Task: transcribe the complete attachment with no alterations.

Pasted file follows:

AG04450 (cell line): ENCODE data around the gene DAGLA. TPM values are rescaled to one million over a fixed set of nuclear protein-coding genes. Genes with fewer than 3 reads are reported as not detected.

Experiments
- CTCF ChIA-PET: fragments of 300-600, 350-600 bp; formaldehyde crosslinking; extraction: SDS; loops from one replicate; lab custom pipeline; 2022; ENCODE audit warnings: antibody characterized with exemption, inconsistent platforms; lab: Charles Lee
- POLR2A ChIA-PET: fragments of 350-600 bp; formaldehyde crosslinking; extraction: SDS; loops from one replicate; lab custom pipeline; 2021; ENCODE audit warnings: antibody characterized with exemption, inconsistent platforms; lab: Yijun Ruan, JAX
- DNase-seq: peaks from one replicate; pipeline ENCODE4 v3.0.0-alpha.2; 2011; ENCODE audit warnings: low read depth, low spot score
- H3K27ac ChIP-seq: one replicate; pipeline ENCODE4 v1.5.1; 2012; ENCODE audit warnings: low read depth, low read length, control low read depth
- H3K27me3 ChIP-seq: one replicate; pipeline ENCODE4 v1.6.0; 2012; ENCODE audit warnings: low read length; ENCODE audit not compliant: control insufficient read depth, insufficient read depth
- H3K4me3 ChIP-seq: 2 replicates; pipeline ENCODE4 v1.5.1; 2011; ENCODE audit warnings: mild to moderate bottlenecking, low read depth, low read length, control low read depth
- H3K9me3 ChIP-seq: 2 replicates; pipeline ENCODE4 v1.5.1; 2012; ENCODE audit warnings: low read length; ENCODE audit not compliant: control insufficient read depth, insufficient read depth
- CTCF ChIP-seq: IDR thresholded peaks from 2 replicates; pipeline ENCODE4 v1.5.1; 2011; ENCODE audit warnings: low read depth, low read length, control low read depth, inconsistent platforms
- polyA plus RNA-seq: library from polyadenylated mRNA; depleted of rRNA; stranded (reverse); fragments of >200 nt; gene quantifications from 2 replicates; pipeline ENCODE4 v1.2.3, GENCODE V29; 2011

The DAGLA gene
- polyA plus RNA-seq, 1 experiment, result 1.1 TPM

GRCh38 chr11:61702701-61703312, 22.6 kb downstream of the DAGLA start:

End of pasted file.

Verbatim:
AG04450 (cell line): ENCODE data around the gene DAGLA. TPM values are rescaled to one million over a fixed set of nuclear protein-coding genes. Genes with fewer than 3 reads are reported as not detected.

Experiments
- CTCF ChIA-PET: fragments of 300-600, 350-600 bp; formaldehyde crosslinking; extraction: SDS; loops from one replicate; lab custom pipeline; 2022; ENCODE audit warnings: antibody characterized with exemption, inconsistent platforms; lab: Charles Lee
- POLR2A ChIA-PET: fragments of 350-600 bp; formaldehyde crosslinking; extraction: SDS; loops from one replicate; lab custom pipeline; 2021; ENCODE audit warnings: antibody characterized with exemption, inconsistent platforms; lab: Yijun Ruan, JAX
- DNase-seq: peaks from one replicate; pipeline ENCODE4 v3.0.0-alpha.2; 2011; ENCODE audit warnings: low read depth, low spot score
- H3K27ac ChIP-seq: one replicate; pipeline ENCODE4 v1.5.1; 2012; ENCODE audit warnings: low read depth, low read length, control low read depth
- H3K27me3 ChIP-seq: one replicate; pipeline ENCODE4 v1.6.0; 2012; ENCODE audit warnings: low read length; ENCODE audit not compliant: control insufficient read depth, insufficient read depth
- H3K4me3 ChIP-seq: 2 replicates; pipeline ENCODE4 v1.5.1; 2011; ENCODE audit warnings: mild to moderate bottlenecking, low read depth, low read length, control low read depth
- H3K9me3 ChIP-seq: 2 replicates; pipeline ENCODE4 v1.5.1; 2012; ENCODE audit warnings: low read length; ENCODE audit not compliant: control insufficient read depth, insufficient read depth
- CTCF ChIP-seq: IDR thresholded peaks from 2 replicates; pipeline ENCODE4 v1.5.1; 2011; ENCODE audit warnings: low read depth, low read length, control low read depth, inconsistent platforms
- polyA plus RNA-seq: library from polyadenylated mRNA; depleted of rRNA; stranded (reverse); fragments of >200 nt; gene quantifications from 2 replicates; pipeline ENCODE4 v1.2.3, GENCODE V29; 2011

The DAGLA gene
- polyA plus RNA-seq, 1 experiment, result 1.1 TPM

GRCh38 chr11:61702701-61703312, 22.6 kb downstream of the DAGLA start: